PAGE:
The arrest of Iraqi electoral commission officials has inflamed political tensions here, drawing accusations on Friday that Prime Minister Nuri al-Maliki aims to destroy the democratic process.
Faraj al-Haidari, the head of the Independent High Electoral Commission (IHEC), was detained on Thursday along with another of the body’s members, Karim al-Tamimi.
The Higher Judicial Council said on Friday that “the decision to detain Faraj al-Haidari and Karim al-Tamimi was based on (them paying) real estate registration employees to register pieces of land for them, from the budget of the electoral commission.”
The presidency of the autonomous Kurdistan region in northern Iraq said the arrests were an attempt by “those controlling the government in Baghdad” to centralise power and destroy the democratic process.
The arrests are “targeting the independence of the electoral commission, and the goal behind them is to kill the democratic process by enhancing control over an independent institution that is working to make the electoral process work in the country,” a statement said.
“It seems that some of those controlling the government in Baghdad are working on proceeding with what they already started a long time ago, to force centralisation and return the political process to the first phase,” it said.
Haidar al-Mullah, a leading MP in the Sunni-backed Iraqiya bloc, also strongly condemned the arrests, accusing Maliki of dictatorship.
“When the head of the independent electoral commission is being targeted, it means it is a message from the one who is targeting him that he is above the law and above the political process,” Mullah told AFP.
“The one who is standing behind this is the head of the State of Law coalition (Maliki), because he wants to send a message that either the elections should be fraudulent, or he will use the authorities to get revenge on the commission.”
“This arrest is an indication that the judiciary has become an obedient tool in the hands of Mr Nuri al-Maliki,” he said.
“Today, we skipped the phase when dictatorship is born, and now we moved to the phase when dictatorship is growing in the hands of the prime minister,” Mullah said.
The arrests have built on already-existing tension from several Iraqi political crises.
Kurdistan has stopped oil exports, saying Baghdad withheld $1.5 billion (1.2 billion euros) owed to foreign companies in the region. The two sides are also at odds over disputed territory in northern Iraq and dozens of energy contracts awarded by Kurdistan.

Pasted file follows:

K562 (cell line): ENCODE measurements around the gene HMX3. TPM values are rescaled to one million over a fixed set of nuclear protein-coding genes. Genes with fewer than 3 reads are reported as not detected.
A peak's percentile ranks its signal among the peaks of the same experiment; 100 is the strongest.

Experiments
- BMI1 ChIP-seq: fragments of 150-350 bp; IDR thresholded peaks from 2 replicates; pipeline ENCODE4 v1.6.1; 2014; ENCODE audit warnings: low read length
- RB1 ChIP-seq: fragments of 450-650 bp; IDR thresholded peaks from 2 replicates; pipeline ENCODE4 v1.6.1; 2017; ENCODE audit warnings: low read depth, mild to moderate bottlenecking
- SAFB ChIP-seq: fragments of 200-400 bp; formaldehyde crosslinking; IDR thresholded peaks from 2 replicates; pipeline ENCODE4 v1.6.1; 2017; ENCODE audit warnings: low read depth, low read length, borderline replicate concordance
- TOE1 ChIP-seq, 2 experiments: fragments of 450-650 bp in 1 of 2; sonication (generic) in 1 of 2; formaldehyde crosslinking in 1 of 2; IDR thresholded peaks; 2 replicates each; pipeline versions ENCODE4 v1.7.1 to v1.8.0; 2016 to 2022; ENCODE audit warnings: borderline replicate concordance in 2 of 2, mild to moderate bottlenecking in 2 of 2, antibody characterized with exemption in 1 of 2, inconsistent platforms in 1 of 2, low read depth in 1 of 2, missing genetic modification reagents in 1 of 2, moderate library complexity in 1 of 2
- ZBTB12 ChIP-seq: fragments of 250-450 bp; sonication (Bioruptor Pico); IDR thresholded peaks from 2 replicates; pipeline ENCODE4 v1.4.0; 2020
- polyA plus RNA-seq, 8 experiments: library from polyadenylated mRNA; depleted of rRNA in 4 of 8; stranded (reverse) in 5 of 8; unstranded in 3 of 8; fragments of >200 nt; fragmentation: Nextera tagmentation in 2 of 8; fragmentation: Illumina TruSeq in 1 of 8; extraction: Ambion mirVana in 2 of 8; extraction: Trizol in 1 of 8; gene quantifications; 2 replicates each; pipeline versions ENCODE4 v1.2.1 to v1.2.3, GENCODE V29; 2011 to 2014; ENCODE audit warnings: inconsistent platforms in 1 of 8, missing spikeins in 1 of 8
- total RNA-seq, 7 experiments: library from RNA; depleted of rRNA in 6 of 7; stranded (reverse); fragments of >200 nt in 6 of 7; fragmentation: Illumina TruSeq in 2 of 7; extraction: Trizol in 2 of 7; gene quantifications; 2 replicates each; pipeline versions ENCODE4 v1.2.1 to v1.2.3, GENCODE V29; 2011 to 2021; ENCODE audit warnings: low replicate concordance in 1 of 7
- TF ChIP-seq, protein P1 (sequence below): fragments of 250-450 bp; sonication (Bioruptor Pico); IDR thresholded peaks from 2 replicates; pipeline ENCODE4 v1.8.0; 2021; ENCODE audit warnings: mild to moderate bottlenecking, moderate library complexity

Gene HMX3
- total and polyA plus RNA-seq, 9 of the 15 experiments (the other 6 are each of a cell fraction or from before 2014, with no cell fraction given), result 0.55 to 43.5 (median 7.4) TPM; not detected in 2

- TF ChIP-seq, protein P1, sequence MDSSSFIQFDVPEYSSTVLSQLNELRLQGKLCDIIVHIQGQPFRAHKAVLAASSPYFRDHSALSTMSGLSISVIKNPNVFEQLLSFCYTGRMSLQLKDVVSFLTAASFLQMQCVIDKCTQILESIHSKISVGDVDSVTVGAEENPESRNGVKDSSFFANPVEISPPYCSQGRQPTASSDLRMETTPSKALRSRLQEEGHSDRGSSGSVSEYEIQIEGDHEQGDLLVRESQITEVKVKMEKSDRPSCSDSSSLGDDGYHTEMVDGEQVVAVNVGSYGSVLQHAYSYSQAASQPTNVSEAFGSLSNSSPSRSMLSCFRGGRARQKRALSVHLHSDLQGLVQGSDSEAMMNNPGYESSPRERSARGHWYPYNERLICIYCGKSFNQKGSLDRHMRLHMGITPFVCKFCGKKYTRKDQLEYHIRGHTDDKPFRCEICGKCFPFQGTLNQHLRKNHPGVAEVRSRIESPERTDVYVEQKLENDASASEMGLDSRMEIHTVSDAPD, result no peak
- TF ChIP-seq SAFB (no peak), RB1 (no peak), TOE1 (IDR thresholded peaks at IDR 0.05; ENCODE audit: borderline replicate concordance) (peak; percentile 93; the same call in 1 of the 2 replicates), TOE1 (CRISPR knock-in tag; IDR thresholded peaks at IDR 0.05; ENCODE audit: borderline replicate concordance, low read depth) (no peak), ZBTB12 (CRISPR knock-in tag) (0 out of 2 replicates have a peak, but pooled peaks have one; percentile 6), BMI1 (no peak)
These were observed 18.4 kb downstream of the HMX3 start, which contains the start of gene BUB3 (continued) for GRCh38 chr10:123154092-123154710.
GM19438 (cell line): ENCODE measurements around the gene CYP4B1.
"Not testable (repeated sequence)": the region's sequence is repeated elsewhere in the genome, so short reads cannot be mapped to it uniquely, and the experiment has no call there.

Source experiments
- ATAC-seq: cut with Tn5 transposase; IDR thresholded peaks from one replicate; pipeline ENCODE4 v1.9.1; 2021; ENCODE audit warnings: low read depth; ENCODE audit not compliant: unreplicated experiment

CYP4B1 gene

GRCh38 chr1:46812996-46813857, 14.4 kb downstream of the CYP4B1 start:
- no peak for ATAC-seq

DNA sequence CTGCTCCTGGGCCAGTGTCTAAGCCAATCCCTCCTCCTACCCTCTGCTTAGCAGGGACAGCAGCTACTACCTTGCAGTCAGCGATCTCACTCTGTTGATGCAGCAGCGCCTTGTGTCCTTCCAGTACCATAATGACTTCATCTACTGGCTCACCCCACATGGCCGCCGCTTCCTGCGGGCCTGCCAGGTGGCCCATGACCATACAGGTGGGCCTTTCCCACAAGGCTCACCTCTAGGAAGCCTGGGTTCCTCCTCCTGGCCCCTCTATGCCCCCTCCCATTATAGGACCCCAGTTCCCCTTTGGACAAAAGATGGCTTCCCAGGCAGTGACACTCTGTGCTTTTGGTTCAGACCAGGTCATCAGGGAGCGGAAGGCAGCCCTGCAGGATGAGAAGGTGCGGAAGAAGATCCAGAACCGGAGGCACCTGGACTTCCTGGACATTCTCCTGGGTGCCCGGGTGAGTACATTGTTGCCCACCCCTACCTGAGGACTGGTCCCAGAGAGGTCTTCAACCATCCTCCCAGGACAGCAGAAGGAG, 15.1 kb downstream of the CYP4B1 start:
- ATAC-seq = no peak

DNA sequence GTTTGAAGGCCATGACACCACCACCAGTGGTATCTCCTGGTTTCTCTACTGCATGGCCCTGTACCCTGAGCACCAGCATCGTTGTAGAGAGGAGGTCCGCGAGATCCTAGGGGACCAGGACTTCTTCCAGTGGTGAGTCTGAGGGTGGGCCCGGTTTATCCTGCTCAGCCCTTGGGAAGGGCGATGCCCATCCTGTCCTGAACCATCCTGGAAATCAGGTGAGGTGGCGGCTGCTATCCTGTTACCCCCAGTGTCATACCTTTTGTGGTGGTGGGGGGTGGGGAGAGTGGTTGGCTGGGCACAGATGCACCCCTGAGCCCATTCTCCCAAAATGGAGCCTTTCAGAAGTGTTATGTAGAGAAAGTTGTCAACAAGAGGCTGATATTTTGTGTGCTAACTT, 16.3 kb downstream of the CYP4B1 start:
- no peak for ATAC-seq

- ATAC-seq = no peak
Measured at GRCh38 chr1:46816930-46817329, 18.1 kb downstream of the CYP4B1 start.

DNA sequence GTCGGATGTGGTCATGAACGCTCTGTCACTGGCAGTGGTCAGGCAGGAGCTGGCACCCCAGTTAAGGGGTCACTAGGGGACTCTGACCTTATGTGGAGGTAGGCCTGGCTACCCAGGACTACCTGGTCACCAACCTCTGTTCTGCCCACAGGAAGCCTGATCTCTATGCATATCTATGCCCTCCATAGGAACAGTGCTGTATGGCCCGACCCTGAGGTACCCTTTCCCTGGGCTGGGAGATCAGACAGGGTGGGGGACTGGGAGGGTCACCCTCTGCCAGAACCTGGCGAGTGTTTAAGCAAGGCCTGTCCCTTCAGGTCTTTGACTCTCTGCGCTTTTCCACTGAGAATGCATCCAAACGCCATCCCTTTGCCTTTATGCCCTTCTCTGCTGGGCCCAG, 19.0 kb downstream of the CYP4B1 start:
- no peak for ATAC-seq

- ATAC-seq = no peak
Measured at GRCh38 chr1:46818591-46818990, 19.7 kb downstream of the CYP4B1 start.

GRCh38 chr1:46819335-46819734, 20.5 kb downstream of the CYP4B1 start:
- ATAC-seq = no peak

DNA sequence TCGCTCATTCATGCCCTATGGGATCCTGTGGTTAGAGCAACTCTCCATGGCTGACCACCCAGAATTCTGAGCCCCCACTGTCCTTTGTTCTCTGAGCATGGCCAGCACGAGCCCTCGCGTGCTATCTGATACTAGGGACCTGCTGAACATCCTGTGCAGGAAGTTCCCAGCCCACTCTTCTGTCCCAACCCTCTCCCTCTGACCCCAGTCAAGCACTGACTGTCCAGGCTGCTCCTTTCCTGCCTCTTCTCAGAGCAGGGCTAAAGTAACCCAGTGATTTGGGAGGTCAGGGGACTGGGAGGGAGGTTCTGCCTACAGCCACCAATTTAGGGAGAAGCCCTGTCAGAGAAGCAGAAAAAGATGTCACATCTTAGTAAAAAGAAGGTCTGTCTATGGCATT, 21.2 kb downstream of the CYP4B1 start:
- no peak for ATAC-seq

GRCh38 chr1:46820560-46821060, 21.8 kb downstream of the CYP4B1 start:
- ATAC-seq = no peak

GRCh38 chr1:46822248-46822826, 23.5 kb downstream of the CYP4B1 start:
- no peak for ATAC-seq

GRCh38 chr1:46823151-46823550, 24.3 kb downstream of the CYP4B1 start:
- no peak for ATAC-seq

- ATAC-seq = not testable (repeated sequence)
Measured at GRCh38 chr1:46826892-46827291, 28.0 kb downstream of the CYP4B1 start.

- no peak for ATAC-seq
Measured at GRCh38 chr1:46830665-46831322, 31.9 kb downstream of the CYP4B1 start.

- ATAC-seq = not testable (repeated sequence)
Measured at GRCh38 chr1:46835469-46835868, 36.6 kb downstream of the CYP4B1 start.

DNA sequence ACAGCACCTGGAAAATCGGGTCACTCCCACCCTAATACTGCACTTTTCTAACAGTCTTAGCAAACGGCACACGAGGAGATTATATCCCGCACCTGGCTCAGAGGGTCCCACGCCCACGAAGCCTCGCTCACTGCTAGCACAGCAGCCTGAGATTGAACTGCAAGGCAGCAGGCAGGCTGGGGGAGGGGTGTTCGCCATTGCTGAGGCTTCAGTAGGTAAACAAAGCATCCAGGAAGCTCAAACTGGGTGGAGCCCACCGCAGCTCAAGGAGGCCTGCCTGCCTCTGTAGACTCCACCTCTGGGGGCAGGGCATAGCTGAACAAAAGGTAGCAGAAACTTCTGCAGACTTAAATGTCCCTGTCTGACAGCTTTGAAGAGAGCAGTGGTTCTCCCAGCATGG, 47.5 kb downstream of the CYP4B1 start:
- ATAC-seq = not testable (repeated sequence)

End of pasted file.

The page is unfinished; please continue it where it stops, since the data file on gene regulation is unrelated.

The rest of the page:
And the region gave refuge to fugitive Vice President Tareq al-Hashemi, a Sunni from Iraqiya who is wanted on charges of running a death squad, who has since departed the country.
The Iraqiya bloc has also been at odds with Maliki, accusing him of centralising power. It boycotted parliament and the cabinet from December into late January and early February, respectively.
Haidari, a 64-year-old Shiite Kurd, told AFP by telephone from a police station in central Baghdad where he and Tamimi are being held that his arrest is a move by the State of Law coalition against IHEC.
“I think this is not direct against me … this is against IHEC, against all the democratic process in Iraq,” Haidari said.
He described the issue as being over “three or four” people working for IHEC who were paid 100,000 dinars ($83) for working overtime.
“This situation is very, very normal,” Haidari said.
“This case, it’s one of the cases which Hanan al-Fatlawi used in the questioning with parliament,” Haidari said, referring to an MP from State of Law.
State of Law sought a no-confidence vote on Haidari for alleged corruption in July 2011, but failed because other parties opposed the move.
Haidari said a judge had earlier dismissed the case, but that “Hanan al-Fatlawi took it again to the court, and this time, the judge changed his mind.”
He said he believes the case is related to the potential extension by two to three months of the terms for the current IHEC members, which are to expire on April 28.
“This is one of the reasons which pushed Hanan al-Fatlawi and the State of Law to open this case again to prevent us to continue our job,” Haidari said.
A parliamentary source said State of Law opposes an extension for Haidari as the head of IHEC.
The United Nations Assistance Mission for Iraq, which has worked closely with IHEC, said it is following the case and that “due process must apply in accordance with the principles enshrined in the Iraqi constitution.”